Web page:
Sligo Times 13 July 1912
VOTES FOR WOMEN.
Oh, sure this question has me mighty bothered
And puzzled more than when I was at school—
Its worse nor when I’m asked to give opinions
Upon the burning question of Home Rule.
Now when I press some justice from the landlord
Or press the greedy Saxon to disgorge,
’Tis worrying me more than the insurance,
Or the question of “stamp licking” for Lloyd George.
And now along with these and more than either—
I’m fairly “spiflicated” with the thoughts,
That I’ll be branded as a heartless villain
Unless I know that women shall have votes.
Now if they’d just ask me to “bate” a peeler,
Scald bailiffs, or go cattle-
I’d try to be obligin’, but I’d sternly refuse
If requested to give the women votes!
But though my heart is hard it may be brittle,
As that rock crystal substance known as “spar,”
That men are hammerin’ away and diggin’
Off the Triniculeu mountain in Glencar.
So. may be, that the suffragettish logic
Will strike and pierce this strong heart of mine,
Till coaxed and wheedled by some form angelic
To give votes, cartloads, to every form divine.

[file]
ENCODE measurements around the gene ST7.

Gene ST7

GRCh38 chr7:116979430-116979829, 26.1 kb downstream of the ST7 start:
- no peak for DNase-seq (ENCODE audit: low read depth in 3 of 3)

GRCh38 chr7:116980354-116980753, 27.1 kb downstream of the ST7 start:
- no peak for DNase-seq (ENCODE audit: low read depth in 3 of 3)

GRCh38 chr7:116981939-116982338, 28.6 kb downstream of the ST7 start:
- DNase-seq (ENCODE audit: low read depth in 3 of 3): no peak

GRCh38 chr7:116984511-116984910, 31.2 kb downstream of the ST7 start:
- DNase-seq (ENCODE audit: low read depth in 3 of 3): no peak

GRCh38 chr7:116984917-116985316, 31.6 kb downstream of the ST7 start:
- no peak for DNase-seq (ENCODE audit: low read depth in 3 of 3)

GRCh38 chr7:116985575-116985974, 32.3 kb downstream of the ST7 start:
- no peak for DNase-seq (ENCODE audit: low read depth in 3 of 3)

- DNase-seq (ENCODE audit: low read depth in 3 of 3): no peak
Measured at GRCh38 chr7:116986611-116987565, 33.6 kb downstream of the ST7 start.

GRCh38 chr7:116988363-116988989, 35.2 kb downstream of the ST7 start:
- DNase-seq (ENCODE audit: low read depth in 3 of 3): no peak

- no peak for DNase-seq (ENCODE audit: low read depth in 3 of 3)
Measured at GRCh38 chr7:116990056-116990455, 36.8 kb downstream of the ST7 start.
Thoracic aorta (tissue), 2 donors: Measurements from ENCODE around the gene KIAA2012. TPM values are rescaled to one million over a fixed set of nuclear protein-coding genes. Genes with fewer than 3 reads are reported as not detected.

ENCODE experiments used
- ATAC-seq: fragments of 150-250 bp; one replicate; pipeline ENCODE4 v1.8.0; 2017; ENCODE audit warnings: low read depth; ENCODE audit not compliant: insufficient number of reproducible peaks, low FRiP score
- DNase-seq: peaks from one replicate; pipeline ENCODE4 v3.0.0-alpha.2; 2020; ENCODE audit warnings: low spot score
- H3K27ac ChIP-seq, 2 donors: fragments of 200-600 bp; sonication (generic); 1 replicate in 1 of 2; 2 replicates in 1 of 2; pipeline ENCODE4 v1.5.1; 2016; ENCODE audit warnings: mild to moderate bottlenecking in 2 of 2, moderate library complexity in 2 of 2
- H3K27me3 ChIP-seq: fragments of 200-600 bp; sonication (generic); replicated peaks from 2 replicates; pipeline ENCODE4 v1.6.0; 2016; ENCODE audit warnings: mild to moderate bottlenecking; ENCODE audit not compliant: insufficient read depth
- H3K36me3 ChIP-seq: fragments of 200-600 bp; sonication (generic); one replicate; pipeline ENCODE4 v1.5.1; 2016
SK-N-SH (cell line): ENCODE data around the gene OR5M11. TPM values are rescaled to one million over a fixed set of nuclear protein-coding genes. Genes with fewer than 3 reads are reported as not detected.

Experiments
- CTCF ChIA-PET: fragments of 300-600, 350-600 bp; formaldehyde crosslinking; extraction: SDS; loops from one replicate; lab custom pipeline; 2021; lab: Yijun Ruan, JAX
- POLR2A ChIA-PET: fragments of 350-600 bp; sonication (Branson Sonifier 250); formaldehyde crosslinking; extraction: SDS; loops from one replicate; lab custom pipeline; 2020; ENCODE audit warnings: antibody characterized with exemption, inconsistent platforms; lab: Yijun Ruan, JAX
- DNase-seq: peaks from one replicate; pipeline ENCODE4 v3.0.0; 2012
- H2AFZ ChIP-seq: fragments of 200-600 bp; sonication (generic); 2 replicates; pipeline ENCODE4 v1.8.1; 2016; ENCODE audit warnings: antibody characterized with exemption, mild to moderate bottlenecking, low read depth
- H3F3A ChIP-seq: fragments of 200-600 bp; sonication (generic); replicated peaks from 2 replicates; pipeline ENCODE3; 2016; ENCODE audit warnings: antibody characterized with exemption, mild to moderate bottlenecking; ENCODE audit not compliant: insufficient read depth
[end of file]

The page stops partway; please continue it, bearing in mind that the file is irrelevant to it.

The Irish Parliamentary Party did not support the demand for female suffrage and helped defeat the 1912 Parliamentary Franchise (Women) Bill.
There was some suffrage activity in Sligo during 1912 and 1913. Olga Crichton (1864-
Lady Louisa Crofton, wife of Malby Crofton, formed a Sligo Propaganda Society for Women’s Suffrage which distributed literature. In 1913 Olga Crichton left the IWFL and founded a Sligo Suffrage Society which affiliated with the non-
The Sligo Times and Sligo Independent regularly reported the Sligo group’s activities and complimented them on their non-
The report (below left) on Suffragettes by the Seaside was written by "Rustic" who was a regular special correspondent to the Sligo Times. He lived in Glencar, County Leitrim.
At the end of the report he says he decided to write the poem "Votes for Women" as a result of the meeting. The meeting addressed by Margaret Cousins was one in a regular series held at Rosses Point during the summers of 1912 and 1913 on Wednesday, the Sligo half-
This measure, passed in 1911, established compulsory health and unemployment insurance schemes. It attracted much opposition from those with vested interests and for a time there was an organised anti-
In Sligo the Unionist landowner and politician, Bryan Cooper, was brought before the court for refusing to operate the new scheme.
"Triniculeu mountain in Glencar" is the place marked Treanakilew in maps. Barytes, also know as spar, was mined at many sites in the Benbulben area.